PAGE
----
Visegrad Fund and the Open Society Archives in Budapest invite applicants from the fields of history, the arts, philosophy and sociology to reflect on the conditions of knowledge production during and after the Cold War. Scholars and artists are invited to analyse the documentary practices of different agencies and persons on both sides of the Iron Curtain and assess the truth value of related documents/artifacts.
In an era when people and academic communities are more and more divided over matters of common concern, the organisers of the scholarship consider it the duty of both historians and archives to engage in a more reflexive manner with the problematic nature of records of the past. Scholars are therefore invited to take part in an academic challenge as well in a public act of providing examples of source literacy going beyond the usual categorisations such as ‘biased’ or ‘subjective’. OSA collections feature as a ‘counter-archive’, comprising documents, used as evidence in the past [mostly Cold War] to counter allegations of authoritarian and violent regimes; doing research at OSA means not only uncovering proofs related to certain events, but also engaging in a current debate about the integrity, authority, relevance and truthfulness of sources.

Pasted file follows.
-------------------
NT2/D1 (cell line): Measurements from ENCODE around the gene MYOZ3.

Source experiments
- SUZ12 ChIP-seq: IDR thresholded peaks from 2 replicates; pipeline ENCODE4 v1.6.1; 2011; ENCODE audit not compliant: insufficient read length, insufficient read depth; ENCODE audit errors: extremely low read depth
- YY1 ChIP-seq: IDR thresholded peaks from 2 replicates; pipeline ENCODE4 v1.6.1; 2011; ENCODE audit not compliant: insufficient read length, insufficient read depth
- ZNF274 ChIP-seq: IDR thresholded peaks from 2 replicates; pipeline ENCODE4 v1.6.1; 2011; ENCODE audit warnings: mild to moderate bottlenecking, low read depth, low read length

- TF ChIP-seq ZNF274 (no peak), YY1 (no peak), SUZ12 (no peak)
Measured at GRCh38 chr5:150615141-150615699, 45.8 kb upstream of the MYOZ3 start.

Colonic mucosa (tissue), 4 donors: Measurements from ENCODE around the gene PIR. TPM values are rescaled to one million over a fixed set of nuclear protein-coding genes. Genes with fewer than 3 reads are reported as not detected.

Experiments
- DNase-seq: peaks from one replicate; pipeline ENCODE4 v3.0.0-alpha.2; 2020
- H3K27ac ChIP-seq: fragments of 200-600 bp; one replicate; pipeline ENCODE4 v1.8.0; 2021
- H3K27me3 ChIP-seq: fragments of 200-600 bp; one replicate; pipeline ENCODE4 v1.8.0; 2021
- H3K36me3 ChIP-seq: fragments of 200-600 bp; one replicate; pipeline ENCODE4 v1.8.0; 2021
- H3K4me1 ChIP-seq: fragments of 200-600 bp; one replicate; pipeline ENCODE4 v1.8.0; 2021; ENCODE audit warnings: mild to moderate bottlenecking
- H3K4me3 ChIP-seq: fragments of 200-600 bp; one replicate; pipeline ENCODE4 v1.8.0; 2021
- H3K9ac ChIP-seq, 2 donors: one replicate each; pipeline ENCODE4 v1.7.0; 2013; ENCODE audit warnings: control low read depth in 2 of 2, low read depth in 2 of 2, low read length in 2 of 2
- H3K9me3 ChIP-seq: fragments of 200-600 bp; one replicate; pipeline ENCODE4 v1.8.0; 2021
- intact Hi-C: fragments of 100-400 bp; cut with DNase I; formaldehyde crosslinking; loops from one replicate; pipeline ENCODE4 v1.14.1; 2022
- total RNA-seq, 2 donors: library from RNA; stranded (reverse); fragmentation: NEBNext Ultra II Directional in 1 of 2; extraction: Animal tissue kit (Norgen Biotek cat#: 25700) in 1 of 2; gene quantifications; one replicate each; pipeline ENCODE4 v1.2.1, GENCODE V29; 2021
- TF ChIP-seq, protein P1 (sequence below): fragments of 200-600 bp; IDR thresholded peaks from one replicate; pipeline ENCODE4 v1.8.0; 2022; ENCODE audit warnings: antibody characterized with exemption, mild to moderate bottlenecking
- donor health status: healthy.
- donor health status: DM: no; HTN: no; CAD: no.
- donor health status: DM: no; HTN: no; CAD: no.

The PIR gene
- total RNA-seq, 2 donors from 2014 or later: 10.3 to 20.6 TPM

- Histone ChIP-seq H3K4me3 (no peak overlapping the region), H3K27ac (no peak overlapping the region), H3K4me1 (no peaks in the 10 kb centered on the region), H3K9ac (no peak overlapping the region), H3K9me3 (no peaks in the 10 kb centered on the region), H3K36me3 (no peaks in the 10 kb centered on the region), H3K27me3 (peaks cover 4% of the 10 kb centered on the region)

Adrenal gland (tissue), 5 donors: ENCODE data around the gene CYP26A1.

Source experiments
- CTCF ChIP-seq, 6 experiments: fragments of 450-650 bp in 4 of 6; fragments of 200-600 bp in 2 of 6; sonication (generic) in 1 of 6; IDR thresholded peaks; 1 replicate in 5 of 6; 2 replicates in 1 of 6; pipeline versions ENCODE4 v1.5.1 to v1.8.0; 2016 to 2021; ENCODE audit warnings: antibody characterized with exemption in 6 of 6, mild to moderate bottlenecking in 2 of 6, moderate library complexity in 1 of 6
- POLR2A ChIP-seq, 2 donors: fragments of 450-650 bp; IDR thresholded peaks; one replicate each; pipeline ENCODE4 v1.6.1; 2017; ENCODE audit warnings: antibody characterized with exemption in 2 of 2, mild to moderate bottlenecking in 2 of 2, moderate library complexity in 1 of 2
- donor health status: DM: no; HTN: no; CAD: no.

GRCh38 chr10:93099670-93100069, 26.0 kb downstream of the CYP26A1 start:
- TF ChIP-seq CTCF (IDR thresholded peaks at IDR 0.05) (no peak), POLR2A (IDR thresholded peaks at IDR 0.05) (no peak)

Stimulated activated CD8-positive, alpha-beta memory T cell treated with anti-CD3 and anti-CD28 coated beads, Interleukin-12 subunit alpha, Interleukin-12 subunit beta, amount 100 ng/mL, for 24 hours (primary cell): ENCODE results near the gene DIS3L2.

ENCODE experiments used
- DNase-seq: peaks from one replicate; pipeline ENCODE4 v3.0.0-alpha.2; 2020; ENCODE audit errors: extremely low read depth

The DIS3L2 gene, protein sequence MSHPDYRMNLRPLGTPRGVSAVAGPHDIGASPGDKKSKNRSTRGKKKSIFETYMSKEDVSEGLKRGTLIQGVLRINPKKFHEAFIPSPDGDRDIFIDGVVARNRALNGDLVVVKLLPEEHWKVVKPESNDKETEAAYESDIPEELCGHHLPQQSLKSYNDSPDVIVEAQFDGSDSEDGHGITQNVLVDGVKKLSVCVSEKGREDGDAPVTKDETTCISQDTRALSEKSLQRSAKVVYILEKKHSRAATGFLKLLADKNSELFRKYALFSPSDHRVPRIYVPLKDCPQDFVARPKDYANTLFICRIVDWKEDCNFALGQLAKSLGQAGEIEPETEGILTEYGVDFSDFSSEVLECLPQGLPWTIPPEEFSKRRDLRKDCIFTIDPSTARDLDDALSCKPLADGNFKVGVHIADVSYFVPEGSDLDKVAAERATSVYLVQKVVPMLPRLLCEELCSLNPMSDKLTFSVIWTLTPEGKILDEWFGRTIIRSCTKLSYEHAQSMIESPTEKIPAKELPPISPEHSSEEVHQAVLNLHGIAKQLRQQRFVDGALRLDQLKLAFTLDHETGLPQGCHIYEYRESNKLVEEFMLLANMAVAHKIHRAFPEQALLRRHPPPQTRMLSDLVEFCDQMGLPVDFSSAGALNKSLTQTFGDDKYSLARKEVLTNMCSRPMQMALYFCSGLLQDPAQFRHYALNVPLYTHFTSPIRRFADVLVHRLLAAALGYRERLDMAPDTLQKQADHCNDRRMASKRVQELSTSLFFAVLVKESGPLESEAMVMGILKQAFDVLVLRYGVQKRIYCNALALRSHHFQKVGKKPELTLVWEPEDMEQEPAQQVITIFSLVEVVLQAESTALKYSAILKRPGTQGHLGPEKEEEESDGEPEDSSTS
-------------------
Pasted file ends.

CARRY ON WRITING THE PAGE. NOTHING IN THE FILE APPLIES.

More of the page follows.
Please consider the following reflexive questions when engaging with OSA collections:
To what extent can one attempt to provide a truthful account of a historical event or problem based on the OSA collections? What do the sources highlight or obscure?
What kind of truth regimes archives stood for in the past and what kind of investigation they can inform in the present?
In what sense the ‘perspective’ of the source (or the metadata connected to it) contribute to the understanding of the information it presents?
What is the relevance of the gathered data (and metadata) for current debates and research?
Grants of 2000 euro each are designed to provide access to the archives for scholars, artists, and journalists, and to cover travel to and from Budapest, a modest subsistence, and accommodation for a research period of eight weeks. Stipends for shorter periods are pro-rated.
Applicants, preferably but not exclusively, from a V4 country (Czech Republic, Hungary, Poland and Slovakia), may be researchers, students after their second degree carrying out research, or artists, journalists, academics, or both.